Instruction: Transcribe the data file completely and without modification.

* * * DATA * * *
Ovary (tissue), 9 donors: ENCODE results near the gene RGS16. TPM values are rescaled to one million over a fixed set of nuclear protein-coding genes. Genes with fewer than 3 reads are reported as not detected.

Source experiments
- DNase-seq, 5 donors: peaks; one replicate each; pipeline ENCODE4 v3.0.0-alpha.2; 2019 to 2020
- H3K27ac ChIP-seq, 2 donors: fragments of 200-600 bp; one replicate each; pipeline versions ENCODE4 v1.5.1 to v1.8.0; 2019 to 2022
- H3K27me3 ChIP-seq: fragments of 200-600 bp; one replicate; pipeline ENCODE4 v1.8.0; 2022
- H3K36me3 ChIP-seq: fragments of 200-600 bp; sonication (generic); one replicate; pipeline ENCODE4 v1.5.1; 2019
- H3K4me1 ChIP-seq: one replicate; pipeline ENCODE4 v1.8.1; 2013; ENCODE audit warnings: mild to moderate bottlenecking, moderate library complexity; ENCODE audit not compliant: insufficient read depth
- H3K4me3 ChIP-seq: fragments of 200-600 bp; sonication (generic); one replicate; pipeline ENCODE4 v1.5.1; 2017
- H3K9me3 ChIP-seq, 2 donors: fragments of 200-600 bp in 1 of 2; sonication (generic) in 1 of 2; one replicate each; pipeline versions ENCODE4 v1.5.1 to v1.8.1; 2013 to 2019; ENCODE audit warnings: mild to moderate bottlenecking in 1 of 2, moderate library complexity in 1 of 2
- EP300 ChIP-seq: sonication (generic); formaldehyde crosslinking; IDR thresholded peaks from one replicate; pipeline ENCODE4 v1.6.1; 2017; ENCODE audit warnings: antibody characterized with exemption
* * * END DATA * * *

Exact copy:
Ovary (tissue), 9 donors: ENCODE results near the gene RGS16. TPM values are rescaled to one million over a fixed set of nuclear protein-coding genes. Genes with fewer than 3 reads are reported as not detected.

Source experiments
- DNase-seq, 5 donors: peaks; one replicate each; pipeline ENCODE4 v3.0.0-alpha.2; 2019 to 2020
- H3K27ac ChIP-seq, 2 donors: fragments of 200-600 bp; one replicate each; pipeline versions ENCODE4 v1.5.1 to v1.8.0; 2019 to 2022
- H3K27me3 ChIP-seq: fragments of 200-600 bp; one replicate; pipeline ENCODE4 v1.8.0; 2022
- H3K36me3 ChIP-seq: fragments of 200-600 bp; sonication (generic); one replicate; pipeline ENCODE4 v1.5.1; 2019
- H3K4me1 ChIP-seq: one replicate; pipeline ENCODE4 v1.8.1; 2013; ENCODE audit warnings: mild to moderate bottlenecking, moderate library complexity; ENCODE audit not compliant: insufficient read depth
- H3K4me3 ChIP-seq: fragments of 200-600 bp; sonication (generic); one replicate; pipeline ENCODE4 v1.5.1; 2017
- H3K9me3 ChIP-seq, 2 donors: fragments of 200-600 bp in 1 of 2; sonication (generic) in 1 of 2; one replicate each; pipeline versions ENCODE4 v1.5.1 to v1.8.1; 2013 to 2019; ENCODE audit warnings: mild to moderate bottlenecking in 1 of 2, moderate library complexity in 1 of 2
- EP300 ChIP-seq: sonication (generic); formaldehyde crosslinking; IDR thresholded peaks from one replicate; pipeline ENCODE4 v1.6.1; 2017; ENCODE audit warnings: antibody characterized with exemption